"Now I'm Hot Topic!"
(Two Hot Topic references in one review!  Achievement Unlocked!)

Even some of the acting seems out of balance but mirroring the chaotic nature of the film’s plot.  It’s expected to see Johnny Depp play an eccentric character--so much so that it’s impossible for the man to actually play a normal character and even more impossible for him to pull it off.  I admit I’m not the biggest fan of Depp.  There are a few movies I watch him in and not think, “Oh, it’s Johnny Depp hamming it up in AS such and such character,” rather than say, “Oh, this such and such character is PLAYED by Johnny Depp.”  To boil it down, I never see him as the character he’s playing but rather himself playing the character.  There are some exceptions like him in Fear & Loathing in Las Vegas, Edward Scissorhands and, of course, he plays it like a boss as Captain Jack Sparrow!

Suddenly I like this movie a whole lot more...and my pants seem to have shrunk.

Unlike a majority of his films, I actually enjoyed Depp in this one.  He was particularly funny as Barnabas and his usual eccentricities that he jam-packs in every character he plays and his usually overacting actually worked to his benefit…not to mention his fake British accent he loves so much that he uses it on a daily basis worked in his favor, as well.

Alice Cooper took a break from State Fairs and casinos to be in this movie.

Hit Girl becomes a bitch teenager...
The biggest disappointment in the acting department was the scenery chewing performance of Chloe Grace Moretz.  Moretz is a great young actress with a bright future ahead of her but her performance in this film left a bad taste in my mouth--and it tasted like ham (and,as a vegan, I don't like the taste of ham).  It was very unlike her to overdo it the way she did in this movie.  It was almost like she was imitating and trying to out-overact her co-star Helena Bonham Carter…who, not surprisingly, played her role the same way she plays all her roles and was more of an annoyance than a strength to the film.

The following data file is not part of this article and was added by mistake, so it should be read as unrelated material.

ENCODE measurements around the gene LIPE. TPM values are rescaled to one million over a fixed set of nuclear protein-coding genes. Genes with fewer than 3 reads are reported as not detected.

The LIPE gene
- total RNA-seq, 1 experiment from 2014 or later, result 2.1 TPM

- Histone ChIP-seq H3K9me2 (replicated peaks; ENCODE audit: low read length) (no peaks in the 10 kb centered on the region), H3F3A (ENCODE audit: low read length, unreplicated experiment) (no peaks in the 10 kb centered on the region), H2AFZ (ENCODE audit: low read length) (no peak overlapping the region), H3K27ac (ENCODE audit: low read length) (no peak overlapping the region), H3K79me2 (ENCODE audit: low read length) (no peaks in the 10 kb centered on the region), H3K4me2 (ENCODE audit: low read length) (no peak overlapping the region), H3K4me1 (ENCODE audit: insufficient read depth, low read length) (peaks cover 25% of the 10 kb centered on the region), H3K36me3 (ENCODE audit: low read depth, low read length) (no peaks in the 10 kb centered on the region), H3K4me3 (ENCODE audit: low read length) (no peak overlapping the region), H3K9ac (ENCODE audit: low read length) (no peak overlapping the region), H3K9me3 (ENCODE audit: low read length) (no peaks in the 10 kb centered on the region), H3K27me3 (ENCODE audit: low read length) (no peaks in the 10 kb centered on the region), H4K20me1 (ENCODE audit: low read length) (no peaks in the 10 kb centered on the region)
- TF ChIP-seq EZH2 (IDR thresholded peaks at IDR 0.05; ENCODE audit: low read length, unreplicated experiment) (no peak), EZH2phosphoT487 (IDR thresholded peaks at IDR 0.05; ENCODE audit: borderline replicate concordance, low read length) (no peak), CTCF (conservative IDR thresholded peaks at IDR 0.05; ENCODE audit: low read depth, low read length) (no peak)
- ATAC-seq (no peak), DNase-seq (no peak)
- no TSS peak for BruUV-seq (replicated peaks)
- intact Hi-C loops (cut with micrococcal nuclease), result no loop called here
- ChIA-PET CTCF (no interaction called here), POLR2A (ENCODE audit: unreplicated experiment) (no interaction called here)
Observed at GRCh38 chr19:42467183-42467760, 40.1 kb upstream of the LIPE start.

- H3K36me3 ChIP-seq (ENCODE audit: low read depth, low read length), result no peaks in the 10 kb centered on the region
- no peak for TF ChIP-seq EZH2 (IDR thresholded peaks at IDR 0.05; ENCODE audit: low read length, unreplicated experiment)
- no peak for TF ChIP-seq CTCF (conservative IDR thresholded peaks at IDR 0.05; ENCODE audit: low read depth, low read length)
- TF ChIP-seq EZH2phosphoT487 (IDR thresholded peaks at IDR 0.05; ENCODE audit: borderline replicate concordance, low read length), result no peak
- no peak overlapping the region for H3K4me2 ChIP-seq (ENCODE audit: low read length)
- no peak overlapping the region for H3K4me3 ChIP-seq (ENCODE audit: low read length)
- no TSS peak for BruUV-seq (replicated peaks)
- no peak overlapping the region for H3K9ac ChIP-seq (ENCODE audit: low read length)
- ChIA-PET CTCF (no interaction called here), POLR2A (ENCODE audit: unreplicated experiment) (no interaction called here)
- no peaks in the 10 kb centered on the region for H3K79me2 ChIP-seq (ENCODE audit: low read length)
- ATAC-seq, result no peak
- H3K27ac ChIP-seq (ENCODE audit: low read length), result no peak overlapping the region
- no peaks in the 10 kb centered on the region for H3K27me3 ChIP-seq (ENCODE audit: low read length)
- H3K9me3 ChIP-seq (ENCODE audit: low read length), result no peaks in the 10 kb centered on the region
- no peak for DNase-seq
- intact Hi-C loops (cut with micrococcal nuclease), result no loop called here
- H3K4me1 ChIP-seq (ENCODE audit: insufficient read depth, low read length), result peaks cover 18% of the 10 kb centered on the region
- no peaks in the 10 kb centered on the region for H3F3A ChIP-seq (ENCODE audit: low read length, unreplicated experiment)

Oh Helana...if it wasn't for Burton, you'd be doing commercials.

Special mention has to be made to Eva Green whose performance as the enchantress witch Angelique was amazing.  She was so wickedly evil, I quickly found myself falling in love with her and I couldn’t understand why Barnabas would spurn her stalker-like advances.  But the man who really stole the show for me, and the man who had some of the least scenes, was Jackie Earle Haley as Willie Loomis.  Haley is already an established awesome actor but he showed that he can do comedy well and some of the funniest moments in the movie came with his awkward character.

You could cut glass with her cheekbones.

In spite of this inattention to details when it concerns the film’s story and plot, the movie makes up for it with its humor.  I already mention how funny Jackie Earle Haley was but Depp provided some great laughs and some of the physically slapstick thrown into this gothic tale was very entertaining.  Sometimes the jokes can be lame to the point of groaning but for every bad joke thrown in, a great one comes in behind it and makes you forget the lame ones and the inconsistent overall tone and story of the film.

After his experiences with the Collins, Loomis changed his name to Walter Kovacs,
put on a mask and started fighting crime as Rorschach.

As the credits rolled, I realized that Dark Shadows was better than I expected. While the film isn’t the most creative, unique or best movie Tim Burton has done, the film was still pretty entertaining.  The film severally lacks in consistency and a lot of acting can be unbearable but the film looks visually stunning and it’s pretty funny.  When you consider that Tim Burton hasn’t released a truly unique or creative film in the last decade plus and has been riding his name since he made A Nightmare Before Christmas, getting a mildly humorous, passably entertaining film is all once can ask for but I’m being serious when I say that Burton and Depp need to take a few years off from each other.


  1. Ron, you do realize that Helena Bonham Carter was making films for years, even being nominated for two Oscars, before she met Tim Burton, right? She's been acting since 1985 and she met Tim in 2000.

    1. I know...but Burton has been giving her the most steady paychecks in her career.